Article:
Both cooling and warming can have a beneficial impact on injured or diseased body tissues.
The specifics of cellular activities in each individual case is critical in deciding which therapy is most suitable.
Effective to reduce pain and limit progressive swelling, usually in acute stages after injury ‐ up to 48 hours. Constricts local blood vessels (vasoconstriction) to reduce fluid accumulating in injured tissues, reducing swelling and any secondary tissue injury. If cryotherapy is continued for around 20 minutes then vasoconstriction begins to alternate with dilation, which can be beneficial in stimulating clearance of swelling. Cooling tissues to 10‐15 ᵒC also has a pain reducing effect, likely related to reduced nerve conduction velocity .
By heating tissues we create the opposite effect. Warmth stimulates dilation of blood vessels (vasodilation), this helps to bring fresh blood flow to the tissues, aids in clearance of tissue fluid and stimulates chronically injured tissues.
Heat can also be beneficial to reduce stiffness after a period of rest as warmth improves tissue elasticity, access to oxygenated blood supply and improves synovial fluidity in joints.
Ice is best…
- Acute soft tissue injuries (less than 48hours)
- post operative swelling
- conditions which are predominantly inflammatory
Heat is best…
- Chronic or Degenerate conditions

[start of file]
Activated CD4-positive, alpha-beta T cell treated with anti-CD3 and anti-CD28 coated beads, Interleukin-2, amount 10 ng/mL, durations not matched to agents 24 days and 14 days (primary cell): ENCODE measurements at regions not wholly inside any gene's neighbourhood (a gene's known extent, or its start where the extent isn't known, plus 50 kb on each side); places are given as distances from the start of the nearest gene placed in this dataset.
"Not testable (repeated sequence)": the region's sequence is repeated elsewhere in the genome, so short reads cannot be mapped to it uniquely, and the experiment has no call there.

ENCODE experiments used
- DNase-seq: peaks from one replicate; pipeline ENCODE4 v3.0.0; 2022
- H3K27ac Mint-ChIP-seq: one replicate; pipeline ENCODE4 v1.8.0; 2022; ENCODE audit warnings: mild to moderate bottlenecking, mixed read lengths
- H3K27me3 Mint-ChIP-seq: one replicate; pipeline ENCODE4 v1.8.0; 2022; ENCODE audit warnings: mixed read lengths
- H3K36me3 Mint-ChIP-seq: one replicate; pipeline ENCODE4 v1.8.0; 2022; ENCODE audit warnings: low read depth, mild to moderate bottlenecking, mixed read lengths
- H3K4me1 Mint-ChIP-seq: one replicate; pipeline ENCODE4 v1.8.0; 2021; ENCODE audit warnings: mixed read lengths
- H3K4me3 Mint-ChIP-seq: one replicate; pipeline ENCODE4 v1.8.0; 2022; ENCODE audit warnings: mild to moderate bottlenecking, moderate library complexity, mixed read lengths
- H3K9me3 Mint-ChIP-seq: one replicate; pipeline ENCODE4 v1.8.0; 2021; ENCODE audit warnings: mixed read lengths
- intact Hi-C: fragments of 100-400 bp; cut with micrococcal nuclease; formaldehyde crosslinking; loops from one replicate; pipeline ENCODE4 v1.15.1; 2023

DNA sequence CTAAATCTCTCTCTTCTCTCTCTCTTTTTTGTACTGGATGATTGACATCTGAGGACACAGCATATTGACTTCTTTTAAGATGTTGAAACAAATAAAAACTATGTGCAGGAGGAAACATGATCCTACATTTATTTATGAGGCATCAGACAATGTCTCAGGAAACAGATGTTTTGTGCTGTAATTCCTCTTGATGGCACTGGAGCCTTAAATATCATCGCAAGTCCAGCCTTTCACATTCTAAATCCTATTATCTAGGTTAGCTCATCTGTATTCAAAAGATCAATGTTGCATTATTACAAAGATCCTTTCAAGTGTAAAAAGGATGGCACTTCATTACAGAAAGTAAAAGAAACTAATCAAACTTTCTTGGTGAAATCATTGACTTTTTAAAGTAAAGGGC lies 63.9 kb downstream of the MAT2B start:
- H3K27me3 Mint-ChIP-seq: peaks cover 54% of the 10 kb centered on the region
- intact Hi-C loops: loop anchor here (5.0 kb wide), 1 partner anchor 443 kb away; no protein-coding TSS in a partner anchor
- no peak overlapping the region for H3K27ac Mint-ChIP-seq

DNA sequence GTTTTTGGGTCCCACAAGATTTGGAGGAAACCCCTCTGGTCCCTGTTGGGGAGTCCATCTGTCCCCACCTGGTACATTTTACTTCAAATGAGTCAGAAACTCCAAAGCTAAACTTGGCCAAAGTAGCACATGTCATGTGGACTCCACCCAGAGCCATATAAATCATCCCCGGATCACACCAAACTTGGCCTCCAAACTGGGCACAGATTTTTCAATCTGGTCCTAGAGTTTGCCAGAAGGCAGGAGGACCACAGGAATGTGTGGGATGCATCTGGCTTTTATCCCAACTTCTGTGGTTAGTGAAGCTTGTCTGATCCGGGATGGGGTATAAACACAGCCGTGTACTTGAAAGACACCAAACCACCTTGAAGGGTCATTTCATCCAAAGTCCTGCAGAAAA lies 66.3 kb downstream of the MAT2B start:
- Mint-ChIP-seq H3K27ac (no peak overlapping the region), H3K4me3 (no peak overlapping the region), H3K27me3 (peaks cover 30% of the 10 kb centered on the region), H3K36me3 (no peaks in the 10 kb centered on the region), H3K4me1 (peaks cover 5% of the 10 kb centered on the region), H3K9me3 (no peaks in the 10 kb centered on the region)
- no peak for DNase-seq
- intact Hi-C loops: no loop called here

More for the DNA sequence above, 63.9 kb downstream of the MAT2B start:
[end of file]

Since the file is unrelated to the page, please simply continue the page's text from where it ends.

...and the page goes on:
- Chronic sprains
- Muscular soreness
- Ice is indicated immediately and up to 48 hours after acute soft tissue injury
- Finely crushed ice surrounded by a wet towel is the most effective means of tissue cooling and is easy to mould to most body parts
- During ice application, skin must be checked every 5 minutes for blanching (skin should remain pink) and if seen should be stopped
- Ice is applied for 15‐25 minutes and can be reapplied up to every 2 hours
- After 48 hours post injury, alternating ice and heat every 2 minutes for a total of 15‐25 minutes can be a more appropriate way of stimulating cellular activity later in the healing process
- Heat can be applied using a warmed wheat pack or hot water bottle, wrapped in a thick towel or blanket
- Heat can be applied for 30‐40 minutes with regular checking of skin temperature every 5 minutes to avoid burning
- Ice and heat are not appropriate in animals that are unable to regulate their own temperature, have sensory deficits, where infection is present or if there is skin injury or cancerous tissue
- Heat should not be applied over areas of acute injury
- Ice should be avoided in animals which are cold sensitive and react with skin welts, those with vascular compromise
- Direct ice application should be avoided around very bony regions where nerves sit very close to the skin; such as the elbow and hock, and over open wounds
- Ice and heat are supportive treatment approaches and cannot take the place of a full assessment ad treatment plan
At Davies Therapy and Fitness Centre, our Veterinary Physiotherapy team will assess your dog, provide helpful exercise guidance and utilise a variety of treatment techniques to help your pet achieve their goals.
To find out more visit vetspecialiststherapy.co.uk
Ask your vet about a referral today.